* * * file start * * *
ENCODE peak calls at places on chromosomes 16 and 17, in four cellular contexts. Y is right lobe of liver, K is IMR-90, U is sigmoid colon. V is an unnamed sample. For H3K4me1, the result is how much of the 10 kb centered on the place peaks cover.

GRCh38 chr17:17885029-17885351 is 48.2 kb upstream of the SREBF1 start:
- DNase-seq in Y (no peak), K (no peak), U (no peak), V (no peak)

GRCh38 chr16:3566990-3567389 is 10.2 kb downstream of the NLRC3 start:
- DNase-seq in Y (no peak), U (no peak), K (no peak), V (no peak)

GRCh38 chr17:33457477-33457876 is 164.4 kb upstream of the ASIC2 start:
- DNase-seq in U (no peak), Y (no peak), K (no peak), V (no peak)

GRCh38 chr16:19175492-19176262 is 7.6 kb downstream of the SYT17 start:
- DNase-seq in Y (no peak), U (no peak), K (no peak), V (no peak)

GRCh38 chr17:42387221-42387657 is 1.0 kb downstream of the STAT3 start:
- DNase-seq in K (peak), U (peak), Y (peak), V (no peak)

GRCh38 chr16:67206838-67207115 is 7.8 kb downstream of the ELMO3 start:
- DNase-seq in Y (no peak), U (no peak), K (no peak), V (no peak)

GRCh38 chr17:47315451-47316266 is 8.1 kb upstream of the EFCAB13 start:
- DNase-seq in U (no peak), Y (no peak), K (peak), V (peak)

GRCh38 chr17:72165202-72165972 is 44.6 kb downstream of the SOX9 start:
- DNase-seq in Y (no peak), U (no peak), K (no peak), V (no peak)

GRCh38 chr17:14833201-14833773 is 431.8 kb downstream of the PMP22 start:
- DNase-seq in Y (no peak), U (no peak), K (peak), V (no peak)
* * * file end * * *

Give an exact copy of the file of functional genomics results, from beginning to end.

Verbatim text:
ENCODE peak calls at places on chromosomes 16 and 17, in four cellular contexts. Y is right lobe of liver, K is IMR-90, U is sigmoid colon. V is an unnamed sample. For H3K4me1, the result is how much of the 10 kb centered on the place peaks cover.

GRCh38 chr17:17885029-17885351 is 48.2 kb upstream of the SREBF1 start:
- DNase-seq in Y (no peak), K (no peak), U (no peak), V (no peak)

GRCh38 chr16:3566990-3567389 is 10.2 kb downstream of the NLRC3 start:
- DNase-seq in Y (no peak), U (no peak), K (no peak), V (no peak)

GRCh38 chr17:33457477-33457876 is 164.4 kb upstream of the ASIC2 start:
- DNase-seq in U (no peak), Y (no peak), K (no peak), V (no peak)

GRCh38 chr16:19175492-19176262 is 7.6 kb downstream of the SYT17 start:
- DNase-seq in Y (no peak), U (no peak), K (no peak), V (no peak)

GRCh38 chr17:42387221-42387657 is 1.0 kb downstream of the STAT3 start:
- DNase-seq in K (peak), U (peak), Y (peak), V (no peak)

GRCh38 chr16:67206838-67207115 is 7.8 kb downstream of the ELMO3 start:
- DNase-seq in Y (no peak), U (no peak), K (no peak), V (no peak)

GRCh38 chr17:47315451-47316266 is 8.1 kb upstream of the EFCAB13 start:
- DNase-seq in U (no peak), Y (no peak), K (peak), V (peak)

GRCh38 chr17:72165202-72165972 is 44.6 kb downstream of the SOX9 start:
- DNase-seq in Y (no peak), U (no peak), K (no peak), V (no peak)

GRCh38 chr17:14833201-14833773 is 431.8 kb downstream of the PMP22 start:
- DNase-seq in Y (no peak), U (no peak), K (peak), V (no peak)